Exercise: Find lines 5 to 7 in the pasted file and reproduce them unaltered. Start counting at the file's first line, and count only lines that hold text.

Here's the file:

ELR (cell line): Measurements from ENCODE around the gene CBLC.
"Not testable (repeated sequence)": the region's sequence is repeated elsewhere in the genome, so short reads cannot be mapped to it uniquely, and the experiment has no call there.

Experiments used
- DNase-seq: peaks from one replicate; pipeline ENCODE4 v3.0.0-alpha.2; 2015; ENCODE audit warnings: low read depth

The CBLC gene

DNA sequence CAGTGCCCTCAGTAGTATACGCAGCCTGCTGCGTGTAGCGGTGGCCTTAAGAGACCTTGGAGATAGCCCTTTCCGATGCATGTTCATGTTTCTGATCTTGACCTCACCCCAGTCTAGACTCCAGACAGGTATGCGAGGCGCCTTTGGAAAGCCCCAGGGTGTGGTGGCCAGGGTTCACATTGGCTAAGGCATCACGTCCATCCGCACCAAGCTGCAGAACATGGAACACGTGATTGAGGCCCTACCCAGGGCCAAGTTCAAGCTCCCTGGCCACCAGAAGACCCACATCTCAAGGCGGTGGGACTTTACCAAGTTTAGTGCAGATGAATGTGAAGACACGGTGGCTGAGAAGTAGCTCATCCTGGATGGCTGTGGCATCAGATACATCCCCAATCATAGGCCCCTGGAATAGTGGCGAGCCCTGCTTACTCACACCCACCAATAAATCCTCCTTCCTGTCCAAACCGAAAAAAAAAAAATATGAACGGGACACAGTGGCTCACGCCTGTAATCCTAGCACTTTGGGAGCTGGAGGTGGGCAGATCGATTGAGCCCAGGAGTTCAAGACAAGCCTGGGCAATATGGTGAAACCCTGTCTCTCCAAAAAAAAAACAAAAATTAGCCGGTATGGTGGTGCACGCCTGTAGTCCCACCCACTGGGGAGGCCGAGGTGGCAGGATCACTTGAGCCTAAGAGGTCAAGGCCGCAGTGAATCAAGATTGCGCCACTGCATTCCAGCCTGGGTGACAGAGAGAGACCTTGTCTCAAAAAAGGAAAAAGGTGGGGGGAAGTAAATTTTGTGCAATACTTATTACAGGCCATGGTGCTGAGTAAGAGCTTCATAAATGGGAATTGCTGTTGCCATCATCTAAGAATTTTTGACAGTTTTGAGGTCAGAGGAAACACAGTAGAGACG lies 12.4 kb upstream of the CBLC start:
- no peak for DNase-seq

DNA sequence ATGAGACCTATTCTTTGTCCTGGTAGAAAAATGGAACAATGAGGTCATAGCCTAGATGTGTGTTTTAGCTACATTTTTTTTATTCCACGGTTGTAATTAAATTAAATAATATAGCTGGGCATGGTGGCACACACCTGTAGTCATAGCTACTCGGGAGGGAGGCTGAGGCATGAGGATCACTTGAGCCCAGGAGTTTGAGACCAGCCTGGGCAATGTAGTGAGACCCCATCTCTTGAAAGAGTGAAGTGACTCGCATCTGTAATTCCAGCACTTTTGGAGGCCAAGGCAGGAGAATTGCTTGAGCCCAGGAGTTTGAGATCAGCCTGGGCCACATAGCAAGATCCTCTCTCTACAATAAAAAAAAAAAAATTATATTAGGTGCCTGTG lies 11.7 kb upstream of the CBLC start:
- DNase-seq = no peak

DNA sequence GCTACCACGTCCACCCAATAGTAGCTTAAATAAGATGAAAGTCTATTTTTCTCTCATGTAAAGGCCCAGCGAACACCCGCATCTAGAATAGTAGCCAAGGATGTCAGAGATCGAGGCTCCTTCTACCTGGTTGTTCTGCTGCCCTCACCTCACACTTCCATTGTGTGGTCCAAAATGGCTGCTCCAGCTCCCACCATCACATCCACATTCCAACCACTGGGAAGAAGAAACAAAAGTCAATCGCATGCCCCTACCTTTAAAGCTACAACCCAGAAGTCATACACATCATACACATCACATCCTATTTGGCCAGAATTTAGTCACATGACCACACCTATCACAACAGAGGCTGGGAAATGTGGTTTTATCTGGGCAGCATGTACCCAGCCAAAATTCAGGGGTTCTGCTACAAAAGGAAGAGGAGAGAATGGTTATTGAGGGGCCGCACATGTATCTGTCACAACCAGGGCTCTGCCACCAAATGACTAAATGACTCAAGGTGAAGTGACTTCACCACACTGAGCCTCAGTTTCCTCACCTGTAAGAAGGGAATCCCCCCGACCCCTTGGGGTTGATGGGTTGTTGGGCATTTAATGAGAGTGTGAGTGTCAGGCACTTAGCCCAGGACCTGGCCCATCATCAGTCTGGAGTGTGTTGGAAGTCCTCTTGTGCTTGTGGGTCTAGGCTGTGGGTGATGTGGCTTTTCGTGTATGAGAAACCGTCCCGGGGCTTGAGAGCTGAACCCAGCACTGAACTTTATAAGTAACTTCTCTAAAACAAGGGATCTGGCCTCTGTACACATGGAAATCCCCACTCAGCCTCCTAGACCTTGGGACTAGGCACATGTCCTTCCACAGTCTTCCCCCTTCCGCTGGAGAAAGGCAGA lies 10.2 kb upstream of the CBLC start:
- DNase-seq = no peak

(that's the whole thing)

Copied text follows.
The CBLC gene

DNA sequence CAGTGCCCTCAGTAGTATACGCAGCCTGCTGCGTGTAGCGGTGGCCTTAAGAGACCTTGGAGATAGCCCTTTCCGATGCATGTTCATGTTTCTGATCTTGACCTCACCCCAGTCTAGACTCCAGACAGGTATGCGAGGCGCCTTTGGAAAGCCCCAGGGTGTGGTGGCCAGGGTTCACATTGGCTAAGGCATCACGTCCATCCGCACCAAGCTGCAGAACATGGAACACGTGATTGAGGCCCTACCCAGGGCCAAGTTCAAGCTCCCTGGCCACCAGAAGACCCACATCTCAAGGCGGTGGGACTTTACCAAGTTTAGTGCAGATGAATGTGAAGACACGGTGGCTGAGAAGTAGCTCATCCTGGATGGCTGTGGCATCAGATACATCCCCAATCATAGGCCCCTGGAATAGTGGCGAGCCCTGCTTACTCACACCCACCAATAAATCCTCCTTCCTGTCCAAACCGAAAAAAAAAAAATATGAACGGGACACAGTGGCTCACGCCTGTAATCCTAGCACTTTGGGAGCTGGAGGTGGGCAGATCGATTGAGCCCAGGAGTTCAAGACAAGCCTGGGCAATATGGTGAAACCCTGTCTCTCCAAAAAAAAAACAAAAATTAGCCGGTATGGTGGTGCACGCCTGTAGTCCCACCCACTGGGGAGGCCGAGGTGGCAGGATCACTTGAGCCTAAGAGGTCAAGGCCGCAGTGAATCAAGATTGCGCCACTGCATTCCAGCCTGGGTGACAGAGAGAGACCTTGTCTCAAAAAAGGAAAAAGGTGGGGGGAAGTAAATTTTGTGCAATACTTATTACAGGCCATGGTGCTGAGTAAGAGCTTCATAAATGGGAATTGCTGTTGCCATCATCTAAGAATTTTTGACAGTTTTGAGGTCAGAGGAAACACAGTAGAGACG lies 12.4 kb upstream of the CBLC start:
- no peak for DNase-seq